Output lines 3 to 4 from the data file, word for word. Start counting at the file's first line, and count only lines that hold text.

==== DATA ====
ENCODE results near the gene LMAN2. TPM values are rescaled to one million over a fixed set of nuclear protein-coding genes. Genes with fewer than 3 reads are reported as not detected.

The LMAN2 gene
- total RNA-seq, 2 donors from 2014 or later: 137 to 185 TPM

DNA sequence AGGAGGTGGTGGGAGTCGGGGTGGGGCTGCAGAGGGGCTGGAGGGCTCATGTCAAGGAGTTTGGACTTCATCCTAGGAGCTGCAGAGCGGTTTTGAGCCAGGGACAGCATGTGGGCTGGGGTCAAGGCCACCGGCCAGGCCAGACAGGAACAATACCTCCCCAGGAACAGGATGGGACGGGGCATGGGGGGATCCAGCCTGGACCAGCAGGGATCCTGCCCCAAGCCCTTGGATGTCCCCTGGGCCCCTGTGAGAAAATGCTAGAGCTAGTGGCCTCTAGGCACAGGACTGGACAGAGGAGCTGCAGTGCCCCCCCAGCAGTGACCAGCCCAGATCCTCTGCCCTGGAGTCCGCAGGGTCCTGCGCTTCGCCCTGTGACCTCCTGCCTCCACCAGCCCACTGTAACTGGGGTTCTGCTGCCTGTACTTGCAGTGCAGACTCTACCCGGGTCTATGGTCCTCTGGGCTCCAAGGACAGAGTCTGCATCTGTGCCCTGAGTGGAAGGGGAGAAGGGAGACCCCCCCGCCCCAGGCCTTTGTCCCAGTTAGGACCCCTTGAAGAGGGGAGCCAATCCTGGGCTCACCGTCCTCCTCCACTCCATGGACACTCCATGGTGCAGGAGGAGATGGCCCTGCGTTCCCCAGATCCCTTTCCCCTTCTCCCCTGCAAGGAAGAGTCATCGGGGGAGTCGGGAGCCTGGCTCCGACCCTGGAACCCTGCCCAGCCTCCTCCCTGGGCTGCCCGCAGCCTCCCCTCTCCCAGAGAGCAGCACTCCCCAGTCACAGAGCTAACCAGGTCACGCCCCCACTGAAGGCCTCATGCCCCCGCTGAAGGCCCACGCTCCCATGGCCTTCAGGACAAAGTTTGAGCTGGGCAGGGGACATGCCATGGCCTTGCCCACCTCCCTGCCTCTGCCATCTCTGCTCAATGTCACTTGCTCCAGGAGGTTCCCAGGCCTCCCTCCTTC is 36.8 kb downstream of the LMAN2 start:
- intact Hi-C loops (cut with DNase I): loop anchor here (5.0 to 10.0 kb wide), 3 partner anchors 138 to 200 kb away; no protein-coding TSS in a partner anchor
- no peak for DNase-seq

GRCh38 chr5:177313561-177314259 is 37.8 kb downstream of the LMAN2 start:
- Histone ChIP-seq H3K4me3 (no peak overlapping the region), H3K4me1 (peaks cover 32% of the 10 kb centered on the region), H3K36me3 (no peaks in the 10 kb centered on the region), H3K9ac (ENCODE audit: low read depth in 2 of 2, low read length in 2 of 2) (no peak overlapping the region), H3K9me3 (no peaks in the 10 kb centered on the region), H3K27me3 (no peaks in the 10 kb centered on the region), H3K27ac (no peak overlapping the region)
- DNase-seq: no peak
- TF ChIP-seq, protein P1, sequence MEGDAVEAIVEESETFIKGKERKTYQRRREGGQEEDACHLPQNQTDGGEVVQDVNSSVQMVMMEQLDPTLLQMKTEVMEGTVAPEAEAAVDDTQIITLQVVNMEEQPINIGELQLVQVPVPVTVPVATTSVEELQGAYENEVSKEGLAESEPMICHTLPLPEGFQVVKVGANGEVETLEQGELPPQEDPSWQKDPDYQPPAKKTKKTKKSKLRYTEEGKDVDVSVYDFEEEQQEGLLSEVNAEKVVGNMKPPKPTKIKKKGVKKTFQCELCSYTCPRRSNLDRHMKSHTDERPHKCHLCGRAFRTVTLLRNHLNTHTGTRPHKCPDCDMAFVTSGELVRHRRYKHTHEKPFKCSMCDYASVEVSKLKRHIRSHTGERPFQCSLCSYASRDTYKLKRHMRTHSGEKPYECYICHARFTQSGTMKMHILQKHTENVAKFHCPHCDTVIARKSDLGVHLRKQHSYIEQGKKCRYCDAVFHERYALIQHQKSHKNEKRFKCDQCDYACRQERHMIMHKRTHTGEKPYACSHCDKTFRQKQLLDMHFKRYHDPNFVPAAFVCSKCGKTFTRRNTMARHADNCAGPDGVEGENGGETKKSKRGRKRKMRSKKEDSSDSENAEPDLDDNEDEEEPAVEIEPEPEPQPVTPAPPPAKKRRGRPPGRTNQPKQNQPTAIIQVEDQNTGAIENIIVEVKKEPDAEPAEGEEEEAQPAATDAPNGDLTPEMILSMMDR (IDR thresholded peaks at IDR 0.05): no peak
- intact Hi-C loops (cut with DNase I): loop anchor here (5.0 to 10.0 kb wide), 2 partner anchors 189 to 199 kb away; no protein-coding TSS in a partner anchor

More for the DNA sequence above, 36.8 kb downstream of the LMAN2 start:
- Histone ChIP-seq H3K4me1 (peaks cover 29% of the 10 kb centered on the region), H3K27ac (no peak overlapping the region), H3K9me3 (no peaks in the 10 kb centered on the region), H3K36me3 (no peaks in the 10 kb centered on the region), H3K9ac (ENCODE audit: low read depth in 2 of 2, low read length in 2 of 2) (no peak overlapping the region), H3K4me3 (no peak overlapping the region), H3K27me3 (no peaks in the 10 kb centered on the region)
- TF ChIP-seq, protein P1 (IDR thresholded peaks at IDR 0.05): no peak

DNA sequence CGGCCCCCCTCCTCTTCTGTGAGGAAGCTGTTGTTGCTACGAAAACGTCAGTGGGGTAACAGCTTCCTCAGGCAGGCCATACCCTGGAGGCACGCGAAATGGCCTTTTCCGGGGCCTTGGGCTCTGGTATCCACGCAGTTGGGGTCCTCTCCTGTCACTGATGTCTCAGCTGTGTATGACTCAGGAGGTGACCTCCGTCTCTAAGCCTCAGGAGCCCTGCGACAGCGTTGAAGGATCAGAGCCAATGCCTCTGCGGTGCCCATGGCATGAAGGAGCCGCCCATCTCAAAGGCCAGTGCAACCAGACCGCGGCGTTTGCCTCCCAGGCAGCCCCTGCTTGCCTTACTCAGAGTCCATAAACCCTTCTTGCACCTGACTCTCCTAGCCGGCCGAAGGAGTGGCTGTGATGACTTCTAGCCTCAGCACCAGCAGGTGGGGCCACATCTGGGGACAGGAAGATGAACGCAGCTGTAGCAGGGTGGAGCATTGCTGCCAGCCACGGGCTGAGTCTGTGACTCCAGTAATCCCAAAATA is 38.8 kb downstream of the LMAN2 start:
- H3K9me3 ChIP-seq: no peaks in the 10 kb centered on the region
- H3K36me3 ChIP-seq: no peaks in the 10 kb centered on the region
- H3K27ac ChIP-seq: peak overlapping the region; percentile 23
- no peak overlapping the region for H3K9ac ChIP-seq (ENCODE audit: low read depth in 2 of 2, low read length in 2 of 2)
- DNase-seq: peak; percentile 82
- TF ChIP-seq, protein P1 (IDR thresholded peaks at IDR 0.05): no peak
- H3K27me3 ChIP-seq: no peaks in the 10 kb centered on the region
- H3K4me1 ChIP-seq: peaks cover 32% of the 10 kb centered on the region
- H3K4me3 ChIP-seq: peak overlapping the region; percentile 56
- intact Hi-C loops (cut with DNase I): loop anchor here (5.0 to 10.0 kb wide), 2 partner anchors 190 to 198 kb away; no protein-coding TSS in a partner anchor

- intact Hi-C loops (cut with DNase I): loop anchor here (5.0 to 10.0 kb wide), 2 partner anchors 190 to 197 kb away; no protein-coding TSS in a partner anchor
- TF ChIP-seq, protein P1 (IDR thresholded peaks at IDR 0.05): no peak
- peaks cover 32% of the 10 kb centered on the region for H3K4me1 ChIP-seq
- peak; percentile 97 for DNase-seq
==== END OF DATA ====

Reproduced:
- total RNA-seq, 2 donors from 2014 or later: 137 to 185 TPM

DNA sequence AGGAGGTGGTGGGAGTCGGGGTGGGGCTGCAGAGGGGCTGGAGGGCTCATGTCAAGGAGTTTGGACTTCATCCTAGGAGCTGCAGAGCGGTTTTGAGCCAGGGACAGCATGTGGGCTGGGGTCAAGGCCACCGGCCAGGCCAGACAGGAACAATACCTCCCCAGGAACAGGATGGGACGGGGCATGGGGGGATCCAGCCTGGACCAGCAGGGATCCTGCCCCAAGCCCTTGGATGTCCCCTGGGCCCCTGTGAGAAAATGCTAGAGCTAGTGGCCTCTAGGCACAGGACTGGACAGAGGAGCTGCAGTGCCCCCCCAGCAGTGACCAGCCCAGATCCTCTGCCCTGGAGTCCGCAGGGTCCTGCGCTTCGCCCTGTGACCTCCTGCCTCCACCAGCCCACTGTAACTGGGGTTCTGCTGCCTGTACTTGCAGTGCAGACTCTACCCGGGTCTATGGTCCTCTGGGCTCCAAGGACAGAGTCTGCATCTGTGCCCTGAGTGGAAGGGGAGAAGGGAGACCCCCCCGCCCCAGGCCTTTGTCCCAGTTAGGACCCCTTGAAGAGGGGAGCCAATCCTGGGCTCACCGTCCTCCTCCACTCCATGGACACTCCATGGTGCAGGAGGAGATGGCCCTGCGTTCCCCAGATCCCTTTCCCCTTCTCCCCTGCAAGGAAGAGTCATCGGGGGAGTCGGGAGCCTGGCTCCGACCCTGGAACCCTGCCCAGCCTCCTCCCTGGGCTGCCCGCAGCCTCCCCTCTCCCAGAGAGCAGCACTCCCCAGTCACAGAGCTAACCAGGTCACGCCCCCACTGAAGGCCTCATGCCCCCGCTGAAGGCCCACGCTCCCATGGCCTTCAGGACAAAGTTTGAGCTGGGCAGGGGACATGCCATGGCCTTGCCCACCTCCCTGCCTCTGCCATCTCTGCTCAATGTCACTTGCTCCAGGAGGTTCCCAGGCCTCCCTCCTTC is 36.8 kb downstream of the LMAN2 start: